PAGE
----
Preference is a popular card game played with two to four players and a standard 52-card deck. It is a trick-taking game, which means that players compete to win each round (trick) by playing the highest value card from their hand. Preference has been enjoyed by many for centuries and continues to be a favorite among card game enthusiasts.
The Deck and Objective
In Preference, we use a standard 52-card deck, composed of four suits: hearts, diamonds, clubs, and spades. Each suit has thirteen cards: Ace, 2, 3, 4, 5, 6, 7, 8, 9, 10, Jack, Queen, and King.
The main objective of the game is to score the most points by winning tricks. A trick consists of each player playing a card, and the player who plays the highest value card of the leading suit, or a trump card if trumps have been declared, wins the trick.
To set up the game, first, choose a dealer. The dealer shuffles the deck and deals 10 cards to each player in batches of 2 or 3 cards at a time. The remaining cards are placed in the middle of the table, forming the talon (or “widow”). The top card of the talon is flipped and revealed to all players. The first player to the dealer’s left will have the first turn, and play will continue clockwise.
How to Play
- Bidding Phase: After observing their hand, the player to the left of the dealer begins the bidding process, declaring how many tricks they believe they can win. Each player can either pass or bid higher, and this process continues until three players have passed. The highest bidder becomes the declarer.
- Playing Phase: The declarer plays the first card, and the suit of this card becomes the leading suit. Players must follow the leading suit if possible. If not, they can play any card. The player who plays the highest value card in the leading suit or the highest trump card wins the trick.
- Scoring Phase: At the end of the round, the player’s scores are calculated based on the tricks they have won. The declarer scores points if they won the number of tricks they bid for, but loses points if they did not meet their bid.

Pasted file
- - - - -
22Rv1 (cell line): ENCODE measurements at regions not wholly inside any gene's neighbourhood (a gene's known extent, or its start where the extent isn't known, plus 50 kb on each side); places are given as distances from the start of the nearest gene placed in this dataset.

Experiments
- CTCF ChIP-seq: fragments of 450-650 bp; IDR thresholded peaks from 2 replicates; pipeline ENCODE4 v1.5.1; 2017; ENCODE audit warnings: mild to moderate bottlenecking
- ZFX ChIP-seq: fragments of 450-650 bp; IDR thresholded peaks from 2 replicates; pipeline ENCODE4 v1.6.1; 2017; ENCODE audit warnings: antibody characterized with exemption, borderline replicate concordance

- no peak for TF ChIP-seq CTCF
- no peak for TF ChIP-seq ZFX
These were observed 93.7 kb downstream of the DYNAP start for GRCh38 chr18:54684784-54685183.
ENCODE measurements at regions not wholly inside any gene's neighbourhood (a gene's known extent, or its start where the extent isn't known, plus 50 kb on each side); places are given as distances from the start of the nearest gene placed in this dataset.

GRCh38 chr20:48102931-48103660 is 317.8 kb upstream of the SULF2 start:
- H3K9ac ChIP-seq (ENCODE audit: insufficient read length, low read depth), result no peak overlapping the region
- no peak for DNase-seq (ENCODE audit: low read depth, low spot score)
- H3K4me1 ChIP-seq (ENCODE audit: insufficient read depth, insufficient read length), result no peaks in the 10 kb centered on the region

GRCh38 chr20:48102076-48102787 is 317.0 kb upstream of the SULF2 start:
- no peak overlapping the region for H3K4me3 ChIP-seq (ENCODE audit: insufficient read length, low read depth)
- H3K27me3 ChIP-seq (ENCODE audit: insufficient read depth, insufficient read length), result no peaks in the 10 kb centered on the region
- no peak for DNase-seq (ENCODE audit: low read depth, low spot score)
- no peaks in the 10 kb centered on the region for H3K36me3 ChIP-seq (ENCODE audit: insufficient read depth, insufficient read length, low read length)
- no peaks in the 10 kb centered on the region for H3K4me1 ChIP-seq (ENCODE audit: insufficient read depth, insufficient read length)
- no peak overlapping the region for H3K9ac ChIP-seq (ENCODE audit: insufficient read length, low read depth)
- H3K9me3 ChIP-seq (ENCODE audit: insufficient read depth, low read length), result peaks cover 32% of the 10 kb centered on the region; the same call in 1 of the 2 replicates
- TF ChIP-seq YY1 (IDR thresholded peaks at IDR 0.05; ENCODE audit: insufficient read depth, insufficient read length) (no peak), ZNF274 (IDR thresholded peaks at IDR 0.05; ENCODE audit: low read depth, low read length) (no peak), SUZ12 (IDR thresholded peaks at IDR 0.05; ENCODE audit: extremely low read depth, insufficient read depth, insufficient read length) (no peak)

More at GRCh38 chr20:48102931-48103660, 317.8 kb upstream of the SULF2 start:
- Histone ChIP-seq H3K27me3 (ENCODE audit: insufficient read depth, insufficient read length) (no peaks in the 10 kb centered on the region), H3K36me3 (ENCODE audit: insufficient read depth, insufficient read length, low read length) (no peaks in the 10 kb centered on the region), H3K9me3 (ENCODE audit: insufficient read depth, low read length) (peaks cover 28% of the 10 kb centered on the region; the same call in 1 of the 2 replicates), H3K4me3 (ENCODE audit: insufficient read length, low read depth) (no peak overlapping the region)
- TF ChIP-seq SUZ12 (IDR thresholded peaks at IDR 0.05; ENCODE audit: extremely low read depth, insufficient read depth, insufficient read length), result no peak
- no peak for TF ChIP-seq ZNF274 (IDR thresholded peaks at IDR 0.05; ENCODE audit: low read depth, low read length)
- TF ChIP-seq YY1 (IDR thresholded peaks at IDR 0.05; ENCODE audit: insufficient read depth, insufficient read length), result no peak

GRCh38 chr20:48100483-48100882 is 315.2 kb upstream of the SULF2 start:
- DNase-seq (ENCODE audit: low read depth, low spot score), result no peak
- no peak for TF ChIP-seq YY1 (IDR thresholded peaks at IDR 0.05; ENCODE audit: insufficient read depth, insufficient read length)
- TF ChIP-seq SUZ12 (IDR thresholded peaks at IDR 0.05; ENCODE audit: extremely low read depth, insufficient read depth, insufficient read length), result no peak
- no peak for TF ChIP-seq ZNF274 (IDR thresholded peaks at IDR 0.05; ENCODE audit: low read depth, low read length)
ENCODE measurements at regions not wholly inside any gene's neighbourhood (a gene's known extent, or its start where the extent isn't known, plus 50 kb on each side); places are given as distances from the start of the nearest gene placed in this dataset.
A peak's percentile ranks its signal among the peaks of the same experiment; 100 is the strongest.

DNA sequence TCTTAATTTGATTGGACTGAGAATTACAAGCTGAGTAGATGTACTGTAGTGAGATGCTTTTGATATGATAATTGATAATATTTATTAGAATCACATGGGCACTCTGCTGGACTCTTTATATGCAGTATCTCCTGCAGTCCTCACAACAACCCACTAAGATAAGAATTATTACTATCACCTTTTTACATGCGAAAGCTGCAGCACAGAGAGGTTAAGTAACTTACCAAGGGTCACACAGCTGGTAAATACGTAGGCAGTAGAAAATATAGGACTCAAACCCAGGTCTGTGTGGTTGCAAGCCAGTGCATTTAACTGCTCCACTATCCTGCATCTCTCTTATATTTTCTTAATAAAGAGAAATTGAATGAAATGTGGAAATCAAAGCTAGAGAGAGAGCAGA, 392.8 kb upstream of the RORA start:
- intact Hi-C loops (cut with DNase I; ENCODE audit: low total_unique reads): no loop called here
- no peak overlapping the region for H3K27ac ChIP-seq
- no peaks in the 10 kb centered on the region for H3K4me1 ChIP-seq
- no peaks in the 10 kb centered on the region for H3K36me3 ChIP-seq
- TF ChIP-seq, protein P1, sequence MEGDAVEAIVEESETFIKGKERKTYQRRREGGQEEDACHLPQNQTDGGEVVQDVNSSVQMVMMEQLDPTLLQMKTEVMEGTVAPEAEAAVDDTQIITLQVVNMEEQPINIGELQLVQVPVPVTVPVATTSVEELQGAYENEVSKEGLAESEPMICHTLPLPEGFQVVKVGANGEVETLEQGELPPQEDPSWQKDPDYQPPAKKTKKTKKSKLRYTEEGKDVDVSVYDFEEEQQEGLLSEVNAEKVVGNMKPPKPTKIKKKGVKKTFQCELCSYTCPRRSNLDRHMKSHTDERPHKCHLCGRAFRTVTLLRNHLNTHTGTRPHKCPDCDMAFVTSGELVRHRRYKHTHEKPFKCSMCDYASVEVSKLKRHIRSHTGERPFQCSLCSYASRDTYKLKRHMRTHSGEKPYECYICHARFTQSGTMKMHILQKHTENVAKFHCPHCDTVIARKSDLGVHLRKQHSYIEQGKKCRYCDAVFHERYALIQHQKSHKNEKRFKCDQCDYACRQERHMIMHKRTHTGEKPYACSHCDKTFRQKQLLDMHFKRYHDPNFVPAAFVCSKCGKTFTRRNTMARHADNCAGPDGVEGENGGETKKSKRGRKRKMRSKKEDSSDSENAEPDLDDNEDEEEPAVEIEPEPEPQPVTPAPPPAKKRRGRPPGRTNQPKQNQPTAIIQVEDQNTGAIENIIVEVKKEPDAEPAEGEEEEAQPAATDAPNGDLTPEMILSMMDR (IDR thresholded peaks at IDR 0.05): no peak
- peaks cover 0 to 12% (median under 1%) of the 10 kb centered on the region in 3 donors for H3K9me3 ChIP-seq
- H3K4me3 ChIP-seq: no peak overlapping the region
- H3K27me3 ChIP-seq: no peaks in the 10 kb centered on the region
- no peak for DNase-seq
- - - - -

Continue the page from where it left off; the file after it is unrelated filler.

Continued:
Winning a Round
Winning a round in Preference is all about strategy and understanding your opponents’ gameplay. The player who successfully wins the highest number of tricks that they bid for in the bidding phase wins the round.
Strategies and Tips
- Understand your hand: Analyze your cards well. If you hold high cards or many cards of the same suit, you might consider bidding high.
- Observe your opponents: Keep an eye on the cards they play and the bids they make. This can give you valuable insight into their strategies.
- Master the art of bluffing: Sometimes, bluffing about your potential tricks can coerce your opponents into passing or bidding lower.
- Manage your trump cards wisely: Trump cards can turn the game in your favor. Use them strategically.
Remember, Preference is not just about the luck of the draw. Strategic play, coupled with smart decision-making, largely determines the outcome of the game.
Common Mistakes and How to Avoid Them
Beginners often make certain common mistakes while playing Preference. Here is a list of these errors and advice on how to avoid them:
- Overbidding: New players often overestimate the strength of their hand and place a higher bid than they can fulfill. To avoid this, take a realistic view of your hand and bid accordingly. It’s better to bid low and win more tricks than to bid high and fail to meet it.
- Misjudging the Trumps: Many beginners fail to take full advantage of the trump cards in their hand or misjudge the value of trumps in play. It’s crucial to understand the importance of the trump cards and use them wisely to win tricks.
- Not Observing Opponents: New players sometimes focus solely on their own hand and ignore the moves of their opponents. Be observant. Noticing which cards are being played can give you valuable insights and help you make smarter moves.
- Showing Cards Too Early: Beginners often reveal strong cards too early in the game. Keep your high-value cards hidden as long as possible to surprise your opponents in critical moments.
- Ignoring The Bidding Phase: The bidding phase is not just about determining the declarer, but it also provides key information about the strength of players’ hands. Don’t overlook the information gained from the bids your opponents make.
- Not Keeping Track of Played Cards: Forgetting which cards have been played can lead to poor decision-making. Keep mental notes of the cards that have been played to strategize better.
By being aware of these common pitfalls and understanding how to avoid them, beginners can quickly improve their game and become more competitive players of Preference.